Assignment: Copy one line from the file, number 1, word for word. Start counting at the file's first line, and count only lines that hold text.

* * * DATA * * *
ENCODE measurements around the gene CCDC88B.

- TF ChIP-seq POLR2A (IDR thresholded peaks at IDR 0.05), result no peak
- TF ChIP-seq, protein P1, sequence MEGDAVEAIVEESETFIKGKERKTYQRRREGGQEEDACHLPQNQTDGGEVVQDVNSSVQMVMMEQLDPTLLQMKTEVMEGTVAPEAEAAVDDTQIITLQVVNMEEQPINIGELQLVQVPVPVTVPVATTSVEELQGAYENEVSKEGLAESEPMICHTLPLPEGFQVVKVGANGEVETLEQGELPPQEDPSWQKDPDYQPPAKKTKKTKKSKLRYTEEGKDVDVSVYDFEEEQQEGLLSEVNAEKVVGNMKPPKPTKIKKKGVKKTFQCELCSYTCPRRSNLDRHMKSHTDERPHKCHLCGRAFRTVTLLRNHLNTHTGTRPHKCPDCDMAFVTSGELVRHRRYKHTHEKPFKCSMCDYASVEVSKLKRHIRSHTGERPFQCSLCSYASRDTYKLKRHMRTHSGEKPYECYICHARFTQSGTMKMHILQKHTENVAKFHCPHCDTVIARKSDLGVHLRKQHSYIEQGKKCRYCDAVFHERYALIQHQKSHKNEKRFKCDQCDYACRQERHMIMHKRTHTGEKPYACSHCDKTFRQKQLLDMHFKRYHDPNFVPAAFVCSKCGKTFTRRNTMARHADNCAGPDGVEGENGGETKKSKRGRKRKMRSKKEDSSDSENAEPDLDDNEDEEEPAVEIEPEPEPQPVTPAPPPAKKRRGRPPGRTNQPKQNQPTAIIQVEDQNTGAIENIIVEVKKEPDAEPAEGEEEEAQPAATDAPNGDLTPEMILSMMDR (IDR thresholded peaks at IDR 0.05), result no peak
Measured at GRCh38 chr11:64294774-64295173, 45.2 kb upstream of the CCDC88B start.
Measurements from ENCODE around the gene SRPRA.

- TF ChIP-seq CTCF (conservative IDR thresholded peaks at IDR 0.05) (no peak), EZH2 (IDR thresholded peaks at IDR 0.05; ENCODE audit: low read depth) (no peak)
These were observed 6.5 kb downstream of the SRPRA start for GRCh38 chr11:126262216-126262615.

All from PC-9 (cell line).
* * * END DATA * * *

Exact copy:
ENCODE measurements around the gene CCDC88B.